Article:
Is it not also time for a government commission on post-growth economics?
Articles: steady-state economy (33)
The story of a hippy flower-child who leveraged big economic decisions that ushered in renewable energy and sensible land-use for Austin and the State of Texas.
If rational arguments were primary catalysts for social change, perhaps a steady state economy would already be a reality.
What does genuine economic progress look like?
Perhaps post-growth thinkers need to embrace a both/and strategy—both policy reform and grassroots change—rather than privileging one over the other or wasting energy on the wrong audience.
So, what is the link between this latest water pollution debacle, economic growth, and a true-cost economy?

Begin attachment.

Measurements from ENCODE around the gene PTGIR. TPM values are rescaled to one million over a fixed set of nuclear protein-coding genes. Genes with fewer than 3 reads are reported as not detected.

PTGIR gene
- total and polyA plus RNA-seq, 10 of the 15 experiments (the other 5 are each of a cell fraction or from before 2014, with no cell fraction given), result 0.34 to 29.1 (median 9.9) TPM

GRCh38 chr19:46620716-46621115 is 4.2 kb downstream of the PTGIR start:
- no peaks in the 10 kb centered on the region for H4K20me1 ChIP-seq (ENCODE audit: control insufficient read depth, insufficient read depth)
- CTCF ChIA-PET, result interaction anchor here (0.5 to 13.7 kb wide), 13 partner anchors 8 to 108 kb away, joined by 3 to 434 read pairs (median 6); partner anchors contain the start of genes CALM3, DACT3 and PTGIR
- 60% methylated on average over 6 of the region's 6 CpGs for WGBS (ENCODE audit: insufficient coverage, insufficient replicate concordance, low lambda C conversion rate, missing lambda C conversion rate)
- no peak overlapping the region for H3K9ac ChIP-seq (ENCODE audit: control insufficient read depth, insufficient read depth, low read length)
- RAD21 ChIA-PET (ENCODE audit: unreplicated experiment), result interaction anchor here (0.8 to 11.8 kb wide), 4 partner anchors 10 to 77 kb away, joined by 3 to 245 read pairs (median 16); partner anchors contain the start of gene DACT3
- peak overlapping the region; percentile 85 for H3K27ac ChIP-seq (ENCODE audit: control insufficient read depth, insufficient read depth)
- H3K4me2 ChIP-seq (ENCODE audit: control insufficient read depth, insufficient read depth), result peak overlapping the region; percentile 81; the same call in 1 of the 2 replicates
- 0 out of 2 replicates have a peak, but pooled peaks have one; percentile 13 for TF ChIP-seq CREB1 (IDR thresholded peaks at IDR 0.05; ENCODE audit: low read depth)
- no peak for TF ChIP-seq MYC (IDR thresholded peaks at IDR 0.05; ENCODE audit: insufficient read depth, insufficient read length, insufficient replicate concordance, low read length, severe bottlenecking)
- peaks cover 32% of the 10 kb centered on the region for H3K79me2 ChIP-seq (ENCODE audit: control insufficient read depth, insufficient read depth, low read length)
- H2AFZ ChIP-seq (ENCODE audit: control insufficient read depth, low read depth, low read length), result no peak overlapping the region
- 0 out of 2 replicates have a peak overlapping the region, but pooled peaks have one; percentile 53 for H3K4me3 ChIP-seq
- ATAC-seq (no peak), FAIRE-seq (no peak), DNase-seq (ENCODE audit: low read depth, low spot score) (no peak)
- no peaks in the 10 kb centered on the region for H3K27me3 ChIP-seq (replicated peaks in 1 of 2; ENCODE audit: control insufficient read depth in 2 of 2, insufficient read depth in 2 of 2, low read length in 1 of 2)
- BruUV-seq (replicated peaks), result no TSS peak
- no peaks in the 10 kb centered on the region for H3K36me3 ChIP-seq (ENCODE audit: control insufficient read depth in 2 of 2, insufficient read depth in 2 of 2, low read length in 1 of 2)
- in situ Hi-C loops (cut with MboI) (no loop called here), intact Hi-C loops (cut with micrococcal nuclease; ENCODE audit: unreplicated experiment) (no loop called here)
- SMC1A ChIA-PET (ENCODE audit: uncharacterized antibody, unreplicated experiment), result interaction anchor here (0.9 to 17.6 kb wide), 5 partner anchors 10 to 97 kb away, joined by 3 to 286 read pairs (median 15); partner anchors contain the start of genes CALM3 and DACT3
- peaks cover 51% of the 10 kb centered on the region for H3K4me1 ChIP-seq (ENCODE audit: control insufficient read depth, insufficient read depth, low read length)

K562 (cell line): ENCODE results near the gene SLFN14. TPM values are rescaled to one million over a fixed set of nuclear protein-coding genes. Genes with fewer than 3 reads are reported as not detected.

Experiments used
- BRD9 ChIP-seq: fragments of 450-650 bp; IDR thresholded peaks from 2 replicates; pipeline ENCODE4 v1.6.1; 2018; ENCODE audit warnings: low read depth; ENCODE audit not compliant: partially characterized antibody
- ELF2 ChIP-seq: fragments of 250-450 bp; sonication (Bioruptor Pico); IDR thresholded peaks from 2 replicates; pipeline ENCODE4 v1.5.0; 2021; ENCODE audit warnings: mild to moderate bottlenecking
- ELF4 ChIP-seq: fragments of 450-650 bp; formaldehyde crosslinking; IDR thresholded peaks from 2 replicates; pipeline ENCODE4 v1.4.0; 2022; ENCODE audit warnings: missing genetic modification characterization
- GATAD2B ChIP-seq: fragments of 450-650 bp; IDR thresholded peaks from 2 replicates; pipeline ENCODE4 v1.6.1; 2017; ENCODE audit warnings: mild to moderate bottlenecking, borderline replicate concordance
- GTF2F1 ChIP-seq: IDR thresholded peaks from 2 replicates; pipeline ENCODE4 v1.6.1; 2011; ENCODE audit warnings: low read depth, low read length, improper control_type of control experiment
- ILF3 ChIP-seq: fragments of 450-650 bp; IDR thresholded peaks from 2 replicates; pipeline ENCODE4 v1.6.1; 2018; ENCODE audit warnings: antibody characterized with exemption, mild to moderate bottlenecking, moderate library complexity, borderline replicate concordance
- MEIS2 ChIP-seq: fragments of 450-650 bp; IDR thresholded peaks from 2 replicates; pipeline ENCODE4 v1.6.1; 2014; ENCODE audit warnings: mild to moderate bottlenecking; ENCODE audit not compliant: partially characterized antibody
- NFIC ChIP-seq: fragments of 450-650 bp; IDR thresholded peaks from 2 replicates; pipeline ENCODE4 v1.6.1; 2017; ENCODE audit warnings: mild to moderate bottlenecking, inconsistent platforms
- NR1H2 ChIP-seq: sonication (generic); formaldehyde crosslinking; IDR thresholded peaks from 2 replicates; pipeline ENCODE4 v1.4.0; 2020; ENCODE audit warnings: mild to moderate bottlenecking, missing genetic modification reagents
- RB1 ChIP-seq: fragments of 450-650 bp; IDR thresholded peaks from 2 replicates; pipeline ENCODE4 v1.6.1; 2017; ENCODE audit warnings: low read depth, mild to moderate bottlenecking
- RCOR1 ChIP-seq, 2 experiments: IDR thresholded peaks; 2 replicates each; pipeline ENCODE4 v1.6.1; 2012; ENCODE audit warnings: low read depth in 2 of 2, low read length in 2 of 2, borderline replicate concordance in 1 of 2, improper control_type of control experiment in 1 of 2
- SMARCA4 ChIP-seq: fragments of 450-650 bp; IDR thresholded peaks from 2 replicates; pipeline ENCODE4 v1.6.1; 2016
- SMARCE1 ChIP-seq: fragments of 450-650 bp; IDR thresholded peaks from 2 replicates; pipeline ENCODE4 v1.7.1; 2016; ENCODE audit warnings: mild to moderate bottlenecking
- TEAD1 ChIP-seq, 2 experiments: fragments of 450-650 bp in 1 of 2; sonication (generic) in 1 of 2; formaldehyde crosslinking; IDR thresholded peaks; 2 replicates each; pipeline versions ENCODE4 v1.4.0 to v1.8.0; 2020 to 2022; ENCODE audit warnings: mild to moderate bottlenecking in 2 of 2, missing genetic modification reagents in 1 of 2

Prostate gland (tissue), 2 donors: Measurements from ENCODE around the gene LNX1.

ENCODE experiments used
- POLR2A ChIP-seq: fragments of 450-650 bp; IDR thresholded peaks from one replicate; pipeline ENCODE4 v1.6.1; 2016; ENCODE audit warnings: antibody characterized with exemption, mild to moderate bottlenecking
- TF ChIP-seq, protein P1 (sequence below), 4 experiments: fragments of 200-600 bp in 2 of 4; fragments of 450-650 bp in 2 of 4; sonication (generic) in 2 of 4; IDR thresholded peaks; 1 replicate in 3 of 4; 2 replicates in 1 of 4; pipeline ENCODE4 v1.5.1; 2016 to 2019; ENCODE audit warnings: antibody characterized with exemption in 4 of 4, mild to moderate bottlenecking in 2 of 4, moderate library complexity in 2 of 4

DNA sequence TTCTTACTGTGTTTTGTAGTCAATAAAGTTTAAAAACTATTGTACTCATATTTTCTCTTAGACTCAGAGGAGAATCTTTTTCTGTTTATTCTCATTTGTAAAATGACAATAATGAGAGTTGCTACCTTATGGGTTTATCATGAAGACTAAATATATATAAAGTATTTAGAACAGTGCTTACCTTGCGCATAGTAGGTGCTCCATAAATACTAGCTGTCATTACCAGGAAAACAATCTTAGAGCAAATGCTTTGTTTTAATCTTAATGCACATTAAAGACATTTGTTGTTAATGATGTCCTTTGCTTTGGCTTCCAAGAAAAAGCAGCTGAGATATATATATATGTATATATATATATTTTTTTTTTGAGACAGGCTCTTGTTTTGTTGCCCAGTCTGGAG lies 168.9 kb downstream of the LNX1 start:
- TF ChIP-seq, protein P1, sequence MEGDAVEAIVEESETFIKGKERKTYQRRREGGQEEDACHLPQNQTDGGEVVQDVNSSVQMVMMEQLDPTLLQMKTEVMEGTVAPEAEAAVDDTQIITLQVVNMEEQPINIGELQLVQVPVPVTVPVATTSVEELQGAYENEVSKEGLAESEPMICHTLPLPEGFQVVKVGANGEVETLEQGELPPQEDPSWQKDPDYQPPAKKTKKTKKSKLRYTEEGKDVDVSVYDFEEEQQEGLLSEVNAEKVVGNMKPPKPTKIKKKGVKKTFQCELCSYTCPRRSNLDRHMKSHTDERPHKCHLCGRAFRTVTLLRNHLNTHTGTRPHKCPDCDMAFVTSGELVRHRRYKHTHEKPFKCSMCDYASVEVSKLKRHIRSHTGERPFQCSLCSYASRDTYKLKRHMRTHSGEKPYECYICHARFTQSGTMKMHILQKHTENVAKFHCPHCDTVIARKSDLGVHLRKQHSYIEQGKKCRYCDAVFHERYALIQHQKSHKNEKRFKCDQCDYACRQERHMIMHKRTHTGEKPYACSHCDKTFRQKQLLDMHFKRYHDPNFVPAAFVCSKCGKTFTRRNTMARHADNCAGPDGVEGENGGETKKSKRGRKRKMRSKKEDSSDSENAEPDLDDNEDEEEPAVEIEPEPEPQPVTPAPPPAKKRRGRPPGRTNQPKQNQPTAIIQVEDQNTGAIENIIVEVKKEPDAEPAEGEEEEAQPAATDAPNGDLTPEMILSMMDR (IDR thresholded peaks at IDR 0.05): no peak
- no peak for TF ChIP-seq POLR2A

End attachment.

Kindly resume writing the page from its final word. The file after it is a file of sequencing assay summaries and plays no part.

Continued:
The Overlooked Anniversary: Forty Years Ago Congress and the President Called for a Steady State Economy
You read that right. Pursuant to an act of the 93rd Congress, President Richard M. Nixon signed into law the establishment of a steady state economy. That law was called the “Endangered Species Act.”
One should be grateful to one’s critics–it is much better to be criticized than ignored.
Paul Krugman often writes sensibly and cogently about economic policy. But like many economists, he can become incoherent on the subject of growth.
The situation in Ukraine is undoubtedly complex, but it may be as much about a scramble for growth and fossil fuel as it is about ethno-cultural identity.